In the book No Plot? No Problem!, the bible of National Novel Writing Month (NaNoWriMo), author Chris Baty introduces a writing tool he refers to as a magna carta. It’s a list, actually two lists, that you create detailing what you like and dislike about the sort of project you’re working on. Using his example of a novel, you think about the sorts of things you enjoy reading, why you enjoy reading them, and the things you want to be sure to include in your own novel. You then create a second list of things that you dislike, which you want to avoid doing in your own novel.
After spending some time thinking about these lists and writing them down, you end up with a pretty solid guidebook on what you want to accomplish. You can refer back to it as you write, and add or alter it as you come up with new ideas or your clarify the meaning of the things you added to your lists. I’ve been using magna cartas for all sorts of writing projects for years now, ever since I discovered the book and NaNoWriMo. I’ve adapted it for use with campaign design as well.
When I’m putting together a campaign, I start with a magna carta dealing with the game system. What do I like about the rules, and what do I think they handle really well? This gives me an idea of the types of encounters and challenges I’m most likely to put the characters up against. On the negative list, I write down the things that they system doesn’t do, or do very well. These become the things to avoid. If the system is geared toward combat, but doesn’t handle social skills very well, I know that I’m going to be best served running something with lots of action and fight scenes, rather than trying to make it work for courtly intrigue.
Next, I look at the setting and the overall genre the setting represents. What do I like in the setting as written? What genre tropes are already in there, and what other tropes will fit in nicely? Are there metaplots or locations that grab me, that I want to play around with? On the negative list, what’s in there that doesn’t interest me, bores me, or, to be honest, strikes me as ill-conceived or just plain stupid? That’s the stuff I don’t want to touch. When I’ve got it all together, I have an idea of what I, as the gamemaster, want from the campaign.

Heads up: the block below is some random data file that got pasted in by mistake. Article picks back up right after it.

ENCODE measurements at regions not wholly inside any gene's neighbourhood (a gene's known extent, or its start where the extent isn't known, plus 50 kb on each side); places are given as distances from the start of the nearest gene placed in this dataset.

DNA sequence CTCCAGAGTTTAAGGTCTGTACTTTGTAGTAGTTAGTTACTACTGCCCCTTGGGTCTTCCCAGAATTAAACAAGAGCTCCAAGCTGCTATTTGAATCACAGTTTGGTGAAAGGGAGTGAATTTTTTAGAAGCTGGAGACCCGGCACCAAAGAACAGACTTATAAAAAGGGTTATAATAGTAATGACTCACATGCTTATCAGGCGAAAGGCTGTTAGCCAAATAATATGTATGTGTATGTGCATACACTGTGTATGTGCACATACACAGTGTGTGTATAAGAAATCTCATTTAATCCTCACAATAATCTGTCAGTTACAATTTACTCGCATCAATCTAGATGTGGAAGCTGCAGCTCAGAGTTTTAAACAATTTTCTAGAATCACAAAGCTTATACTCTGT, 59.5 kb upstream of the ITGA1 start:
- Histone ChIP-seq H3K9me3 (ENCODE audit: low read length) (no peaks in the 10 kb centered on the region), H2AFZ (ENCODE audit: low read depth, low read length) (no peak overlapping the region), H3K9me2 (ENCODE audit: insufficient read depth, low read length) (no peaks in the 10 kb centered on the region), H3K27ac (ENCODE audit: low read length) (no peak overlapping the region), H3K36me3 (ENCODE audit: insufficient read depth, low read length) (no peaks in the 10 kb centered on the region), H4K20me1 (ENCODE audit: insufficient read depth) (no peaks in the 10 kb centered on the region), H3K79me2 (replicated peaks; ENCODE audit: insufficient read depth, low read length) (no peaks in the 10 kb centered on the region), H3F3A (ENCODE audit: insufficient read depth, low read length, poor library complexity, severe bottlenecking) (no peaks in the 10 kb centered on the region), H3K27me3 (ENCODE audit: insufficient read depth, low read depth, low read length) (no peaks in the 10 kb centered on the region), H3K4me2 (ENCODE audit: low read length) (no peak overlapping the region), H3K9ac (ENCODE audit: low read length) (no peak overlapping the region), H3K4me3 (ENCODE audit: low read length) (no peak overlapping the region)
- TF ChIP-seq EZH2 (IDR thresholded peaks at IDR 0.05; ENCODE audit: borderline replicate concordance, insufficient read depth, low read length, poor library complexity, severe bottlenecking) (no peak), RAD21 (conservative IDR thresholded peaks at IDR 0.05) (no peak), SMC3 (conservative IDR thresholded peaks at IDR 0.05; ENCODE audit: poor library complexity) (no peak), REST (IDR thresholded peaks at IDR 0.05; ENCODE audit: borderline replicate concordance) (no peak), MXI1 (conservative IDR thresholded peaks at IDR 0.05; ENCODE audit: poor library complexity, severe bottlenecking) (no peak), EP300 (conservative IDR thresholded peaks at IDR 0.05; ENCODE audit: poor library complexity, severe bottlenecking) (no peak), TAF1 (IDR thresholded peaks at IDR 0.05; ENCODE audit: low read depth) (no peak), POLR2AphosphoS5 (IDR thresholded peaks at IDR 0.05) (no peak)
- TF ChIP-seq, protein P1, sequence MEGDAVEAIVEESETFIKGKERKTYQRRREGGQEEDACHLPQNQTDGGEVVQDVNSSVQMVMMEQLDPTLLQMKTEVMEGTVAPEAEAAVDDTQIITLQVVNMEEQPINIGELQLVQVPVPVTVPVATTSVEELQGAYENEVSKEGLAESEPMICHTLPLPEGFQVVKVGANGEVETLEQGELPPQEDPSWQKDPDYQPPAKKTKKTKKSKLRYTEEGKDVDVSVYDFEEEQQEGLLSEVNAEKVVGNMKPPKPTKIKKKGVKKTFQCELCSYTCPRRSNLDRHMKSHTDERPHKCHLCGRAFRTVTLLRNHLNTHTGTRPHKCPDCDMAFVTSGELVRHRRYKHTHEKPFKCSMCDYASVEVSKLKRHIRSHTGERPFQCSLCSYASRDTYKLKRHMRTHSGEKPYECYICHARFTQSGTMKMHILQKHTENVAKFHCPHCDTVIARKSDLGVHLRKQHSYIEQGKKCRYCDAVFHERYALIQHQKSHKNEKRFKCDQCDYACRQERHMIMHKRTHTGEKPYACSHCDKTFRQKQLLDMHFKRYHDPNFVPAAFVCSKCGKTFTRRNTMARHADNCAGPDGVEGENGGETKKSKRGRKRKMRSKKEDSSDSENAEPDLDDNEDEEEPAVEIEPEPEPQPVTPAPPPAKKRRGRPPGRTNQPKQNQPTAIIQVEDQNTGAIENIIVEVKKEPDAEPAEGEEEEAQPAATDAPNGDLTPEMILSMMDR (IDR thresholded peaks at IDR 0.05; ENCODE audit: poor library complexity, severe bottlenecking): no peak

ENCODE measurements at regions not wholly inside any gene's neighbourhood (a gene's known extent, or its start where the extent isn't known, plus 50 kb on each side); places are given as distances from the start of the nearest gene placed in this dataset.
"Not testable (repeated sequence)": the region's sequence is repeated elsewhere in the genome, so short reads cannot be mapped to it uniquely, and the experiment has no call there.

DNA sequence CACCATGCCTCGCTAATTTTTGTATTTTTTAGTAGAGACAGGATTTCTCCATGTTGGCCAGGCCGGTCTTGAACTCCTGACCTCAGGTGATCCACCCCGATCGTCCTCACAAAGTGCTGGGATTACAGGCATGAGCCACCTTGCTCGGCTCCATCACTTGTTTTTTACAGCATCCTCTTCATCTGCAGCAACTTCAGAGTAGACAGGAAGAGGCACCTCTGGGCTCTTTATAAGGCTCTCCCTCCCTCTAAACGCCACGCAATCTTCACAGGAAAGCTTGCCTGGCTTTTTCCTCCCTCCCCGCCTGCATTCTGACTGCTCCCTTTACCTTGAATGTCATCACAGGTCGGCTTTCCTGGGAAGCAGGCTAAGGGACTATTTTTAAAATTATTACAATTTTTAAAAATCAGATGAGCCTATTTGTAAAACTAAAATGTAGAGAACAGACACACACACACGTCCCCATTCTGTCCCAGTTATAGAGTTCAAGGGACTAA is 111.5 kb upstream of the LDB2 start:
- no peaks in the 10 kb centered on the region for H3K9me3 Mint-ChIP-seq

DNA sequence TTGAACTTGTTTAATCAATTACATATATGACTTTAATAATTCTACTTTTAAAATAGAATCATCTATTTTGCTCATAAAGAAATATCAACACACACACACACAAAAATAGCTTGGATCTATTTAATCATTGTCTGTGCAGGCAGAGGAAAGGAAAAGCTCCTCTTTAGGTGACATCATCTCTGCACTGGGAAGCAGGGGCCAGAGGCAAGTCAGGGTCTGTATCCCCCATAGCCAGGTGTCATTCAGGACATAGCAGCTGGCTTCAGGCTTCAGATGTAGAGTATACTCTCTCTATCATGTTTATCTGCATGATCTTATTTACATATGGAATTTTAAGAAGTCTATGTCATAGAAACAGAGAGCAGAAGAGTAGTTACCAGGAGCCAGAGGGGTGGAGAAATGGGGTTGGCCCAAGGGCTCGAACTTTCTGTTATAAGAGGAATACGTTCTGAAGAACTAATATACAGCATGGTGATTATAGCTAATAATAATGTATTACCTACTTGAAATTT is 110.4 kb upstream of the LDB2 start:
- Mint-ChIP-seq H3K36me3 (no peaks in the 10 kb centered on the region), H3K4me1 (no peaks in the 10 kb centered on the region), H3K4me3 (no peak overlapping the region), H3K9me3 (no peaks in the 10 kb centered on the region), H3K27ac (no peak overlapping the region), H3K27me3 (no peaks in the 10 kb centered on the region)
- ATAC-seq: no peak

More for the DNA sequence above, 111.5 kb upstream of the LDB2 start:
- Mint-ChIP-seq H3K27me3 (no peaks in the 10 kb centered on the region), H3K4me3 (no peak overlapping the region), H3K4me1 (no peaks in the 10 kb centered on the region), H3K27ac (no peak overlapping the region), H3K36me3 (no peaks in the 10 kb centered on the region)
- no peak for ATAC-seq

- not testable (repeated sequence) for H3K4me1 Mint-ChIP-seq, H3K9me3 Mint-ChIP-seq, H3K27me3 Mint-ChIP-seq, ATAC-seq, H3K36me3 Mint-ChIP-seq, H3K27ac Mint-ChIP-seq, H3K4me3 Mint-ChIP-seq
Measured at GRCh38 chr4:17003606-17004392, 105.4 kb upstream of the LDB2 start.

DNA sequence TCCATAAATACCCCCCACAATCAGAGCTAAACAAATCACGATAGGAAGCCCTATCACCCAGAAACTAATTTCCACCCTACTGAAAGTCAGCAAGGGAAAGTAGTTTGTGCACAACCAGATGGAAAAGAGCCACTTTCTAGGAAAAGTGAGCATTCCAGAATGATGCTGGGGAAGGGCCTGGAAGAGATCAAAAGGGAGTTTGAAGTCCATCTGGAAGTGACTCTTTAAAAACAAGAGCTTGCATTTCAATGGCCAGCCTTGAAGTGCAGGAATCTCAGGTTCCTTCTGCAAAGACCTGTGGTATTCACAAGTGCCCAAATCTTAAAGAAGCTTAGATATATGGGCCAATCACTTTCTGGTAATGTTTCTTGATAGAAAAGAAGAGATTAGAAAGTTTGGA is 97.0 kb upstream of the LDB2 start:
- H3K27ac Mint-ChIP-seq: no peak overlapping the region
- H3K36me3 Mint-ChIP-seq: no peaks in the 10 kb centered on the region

Finally, I sit down with the players and brainstorm what they want to see, and what they don’t. We make a group magna carta. I often have a copy of Robin’s Law of Good Gamemastering along as well, so I can suss out what sorts of players they are and what will give them the sort of experience they’re seeking. This doesn’t mean that everyone gets what they want. If one player loves dungeon crawls and another hates them, it just tells me that I need to strike a balance, as well as dig deeper. What about the dungeon crawl does one player love, and can I incorporate that element into a different environment? What does the other player hate, and can I conceive of a dungeon crawl that leaves that bit out to make it less of a dealbreaker?
In the end, magna cartas help me to design the best possible campaign to everyone. By focusing on what all the players and I can agree on, we’ll all get the most satisfaction. If it occasionally strays into an area that one player doesn’t like, they’ll know it’s temporary, or there’s enough that they like about th game to balance out the odd bit they don’t. You can’t please everyone all the time, but with magna cartas, you can create something that will satisfy everyone most of the time.